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Asymmetric Information And Electoral Campaigns: The Monitoring Role Of Media

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  • Ascensión Andina

    (Universidad de Alicante)

Abstract

This paper analyzes an electoral game where candidates have private information on their own types. Candidates propose non-binding platforms and run for office. Voters make inferences on the politicians' types and cast their votes. We show that in this set-up, the existence of a media industry is desirable, as it improves the quality of the political game by increasing the accuracy of the candidates' signals. In particular, it induces politicians to discard the use of pooling strategies. We show that this monitoring role of the media is more likely to appear in societies with large numbers of swing voters, or with great competition among the media. We do this analysis in a context of a neutral media. We also analyze the case of an ideological media and show that ideology is not harmful per se, but the possibility of asymmetries in the support of different candidates may well be.

Suggested Citation

  • Ascensión Andina, 2004. "Asymmetric Information And Electoral Campaigns: The Monitoring Role Of Media," Working Papers. Serie AD 2004-32, Instituto Valenciano de Investigaciones Económicas, S.A. (Ivie).
  • Handle: RePEc:ivi:wpasad:2004-32
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    References listed on IDEAS

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    1. AlÌcia Adserý, 2003. "Are You Being Served? Political Accountability and Quality of Government," The Journal of Law, Economics, and Organization, Oxford University Press, vol. 19(2), pages 445-490, October.
    2. Potters, Jan & Sloof, Randolph & van Winden, Frans, 1997. "Campaign expenditures, contributions and direct endorsements: The strategic use of information and money to influence voter behavior," European Journal of Political Economy, Elsevier, vol. 13(1), pages 1-31, February.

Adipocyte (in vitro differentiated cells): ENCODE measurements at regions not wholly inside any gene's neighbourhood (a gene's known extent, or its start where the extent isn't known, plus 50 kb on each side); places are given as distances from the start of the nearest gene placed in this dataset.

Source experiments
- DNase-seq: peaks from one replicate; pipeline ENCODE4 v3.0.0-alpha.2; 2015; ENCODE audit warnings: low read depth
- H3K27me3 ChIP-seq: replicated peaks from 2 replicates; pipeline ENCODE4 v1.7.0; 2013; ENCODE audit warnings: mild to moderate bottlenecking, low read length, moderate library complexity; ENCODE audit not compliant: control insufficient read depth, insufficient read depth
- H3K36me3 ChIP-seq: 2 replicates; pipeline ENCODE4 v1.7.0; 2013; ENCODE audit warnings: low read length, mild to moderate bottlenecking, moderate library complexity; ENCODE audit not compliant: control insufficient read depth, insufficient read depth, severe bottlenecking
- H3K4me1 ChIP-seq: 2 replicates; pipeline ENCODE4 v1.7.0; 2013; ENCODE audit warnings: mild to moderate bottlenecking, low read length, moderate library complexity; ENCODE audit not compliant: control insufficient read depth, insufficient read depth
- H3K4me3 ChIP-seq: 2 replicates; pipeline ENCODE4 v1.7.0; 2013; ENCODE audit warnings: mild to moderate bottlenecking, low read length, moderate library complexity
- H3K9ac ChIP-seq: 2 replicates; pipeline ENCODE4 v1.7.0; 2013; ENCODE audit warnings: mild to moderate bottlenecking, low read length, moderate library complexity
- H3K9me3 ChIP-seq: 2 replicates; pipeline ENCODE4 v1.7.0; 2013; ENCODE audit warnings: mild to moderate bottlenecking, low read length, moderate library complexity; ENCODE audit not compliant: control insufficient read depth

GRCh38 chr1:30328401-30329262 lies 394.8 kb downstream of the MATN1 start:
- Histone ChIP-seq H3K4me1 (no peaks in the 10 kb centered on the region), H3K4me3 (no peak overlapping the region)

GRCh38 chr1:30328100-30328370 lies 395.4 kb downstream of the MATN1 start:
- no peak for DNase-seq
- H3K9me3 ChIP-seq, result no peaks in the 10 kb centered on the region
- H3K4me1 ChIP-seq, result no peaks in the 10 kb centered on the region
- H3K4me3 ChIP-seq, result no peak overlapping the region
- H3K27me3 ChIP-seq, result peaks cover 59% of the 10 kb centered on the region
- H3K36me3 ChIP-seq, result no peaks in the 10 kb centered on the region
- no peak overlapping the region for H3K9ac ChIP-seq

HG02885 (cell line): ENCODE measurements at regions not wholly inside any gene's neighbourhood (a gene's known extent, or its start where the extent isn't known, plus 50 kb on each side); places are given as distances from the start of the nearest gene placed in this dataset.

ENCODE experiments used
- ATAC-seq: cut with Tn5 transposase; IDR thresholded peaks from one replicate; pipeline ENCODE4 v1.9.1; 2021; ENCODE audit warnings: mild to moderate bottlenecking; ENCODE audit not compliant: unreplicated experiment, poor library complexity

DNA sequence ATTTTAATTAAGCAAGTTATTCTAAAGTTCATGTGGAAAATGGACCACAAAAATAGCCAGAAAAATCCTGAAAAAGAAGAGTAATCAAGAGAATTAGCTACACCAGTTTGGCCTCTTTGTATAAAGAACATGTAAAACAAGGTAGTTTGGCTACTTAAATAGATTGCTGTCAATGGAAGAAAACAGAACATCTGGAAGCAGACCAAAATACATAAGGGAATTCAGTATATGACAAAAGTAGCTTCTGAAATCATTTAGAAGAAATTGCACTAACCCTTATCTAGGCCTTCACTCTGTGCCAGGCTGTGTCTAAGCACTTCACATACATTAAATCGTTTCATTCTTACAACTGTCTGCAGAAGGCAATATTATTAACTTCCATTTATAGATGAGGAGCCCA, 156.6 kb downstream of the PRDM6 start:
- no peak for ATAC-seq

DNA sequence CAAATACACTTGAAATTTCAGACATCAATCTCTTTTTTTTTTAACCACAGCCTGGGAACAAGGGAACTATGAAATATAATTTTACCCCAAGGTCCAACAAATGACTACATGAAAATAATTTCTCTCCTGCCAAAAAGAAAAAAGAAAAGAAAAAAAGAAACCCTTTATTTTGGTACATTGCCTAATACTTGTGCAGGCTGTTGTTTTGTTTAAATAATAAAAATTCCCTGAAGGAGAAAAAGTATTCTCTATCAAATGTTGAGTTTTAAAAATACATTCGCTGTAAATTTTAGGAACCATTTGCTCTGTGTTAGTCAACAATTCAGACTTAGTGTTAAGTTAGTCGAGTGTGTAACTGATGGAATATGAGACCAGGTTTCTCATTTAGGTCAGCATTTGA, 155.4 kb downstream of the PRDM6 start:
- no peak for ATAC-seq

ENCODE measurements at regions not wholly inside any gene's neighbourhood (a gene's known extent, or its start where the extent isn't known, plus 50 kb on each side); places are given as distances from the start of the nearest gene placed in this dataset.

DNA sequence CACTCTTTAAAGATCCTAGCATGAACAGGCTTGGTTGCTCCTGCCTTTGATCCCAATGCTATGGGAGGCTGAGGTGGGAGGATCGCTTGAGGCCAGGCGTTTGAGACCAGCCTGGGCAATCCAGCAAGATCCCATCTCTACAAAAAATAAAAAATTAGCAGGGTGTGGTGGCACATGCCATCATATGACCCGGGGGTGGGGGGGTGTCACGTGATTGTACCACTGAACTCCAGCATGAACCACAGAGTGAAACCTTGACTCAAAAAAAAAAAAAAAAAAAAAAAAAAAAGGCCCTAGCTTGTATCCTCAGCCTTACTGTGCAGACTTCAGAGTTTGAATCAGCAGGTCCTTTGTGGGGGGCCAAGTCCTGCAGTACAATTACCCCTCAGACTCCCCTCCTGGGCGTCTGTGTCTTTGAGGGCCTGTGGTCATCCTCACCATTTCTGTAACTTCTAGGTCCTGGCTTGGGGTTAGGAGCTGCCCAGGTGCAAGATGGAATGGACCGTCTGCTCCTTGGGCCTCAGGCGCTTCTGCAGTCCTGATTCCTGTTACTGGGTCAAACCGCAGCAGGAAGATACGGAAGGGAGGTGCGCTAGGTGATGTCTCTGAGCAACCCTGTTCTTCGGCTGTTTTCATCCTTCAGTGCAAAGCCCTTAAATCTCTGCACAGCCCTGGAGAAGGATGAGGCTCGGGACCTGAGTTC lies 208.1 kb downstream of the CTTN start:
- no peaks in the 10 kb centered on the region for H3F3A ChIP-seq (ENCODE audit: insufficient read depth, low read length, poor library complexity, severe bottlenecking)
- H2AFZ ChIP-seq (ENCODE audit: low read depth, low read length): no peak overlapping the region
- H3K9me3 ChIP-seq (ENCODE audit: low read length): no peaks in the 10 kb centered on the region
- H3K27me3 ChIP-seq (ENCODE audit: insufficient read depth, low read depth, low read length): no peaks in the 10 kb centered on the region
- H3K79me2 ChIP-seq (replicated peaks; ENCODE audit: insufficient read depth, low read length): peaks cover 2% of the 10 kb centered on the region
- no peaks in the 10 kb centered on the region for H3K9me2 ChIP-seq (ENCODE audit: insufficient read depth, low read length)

3. Timothy Besley & Andrea Prat, 2006. "Handcuffs for the Grabbing Hand? Media Capture and Government Accountability," American Economic Review, American Economic Association, vol. 96(3), pages 720-736, June.
    4. AlÌcia Adserý, 2003. "Are You Being Served? Political Accountability and Quality of Government," Journal of Law, Economics and Organization, Oxford University Press, vol. 19(2), pages 445-490, October.
    5. Ascensión Andina-Díaz, 2006. "Political competition when media create candidates’ charisma," Public Choice, Springer, vol. 127(3), pages 345-366, June.
    6. Timothy Besley & Robin Burgess, 2002. "The Political Economy of Government Responsiveness: Theory and Evidence from India," The Quarterly Journal of Economics, Oxford University Press, vol. 117(4), pages 1415-1451.
    7. Stromberg, David, 2001. "Mass media and public policy," European Economic Review, Elsevier, vol. 45(4-6), pages 652-663, May.
    8. Banks, Jeffrey S., 1990. "A model of electoral competition with incomplete information," Journal of Economic Theory, Elsevier, vol. 50(2), pages 309-325, April.
    9. John Ferejohn, 1986. "Incumbent performance and electoral control," Public Choice, Springer, vol. 50(1), pages 5-25, January.
    10. Alexander Dyck & Luigi Zingales, 2002. "The Corporate Governance Role of the Media," NBER Working Papers 9309, National Bureau of Economic Research, Inc.
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    Cited by:

    1. Ascensión Andina-Díaz, 2006. "Political competition when media create candidates’ charisma," Public Choice, Springer, vol. 127(3), pages 345-366, June.

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    More about this item

    Keywords

    Uncertainty; electoral campaigns; media.;
    All these keywords.

    JEL classification:

    • D72 - Microeconomics - - Analysis of Collective Decision-Making - - - Political Processes: Rent-seeking, Lobbying, Elections, Legislatures, and Voting Behavior
    • D82 - Microeconomics - - Information, Knowledge, and Uncertainty - - - Asymmetric and Private Information; Mechanism Design

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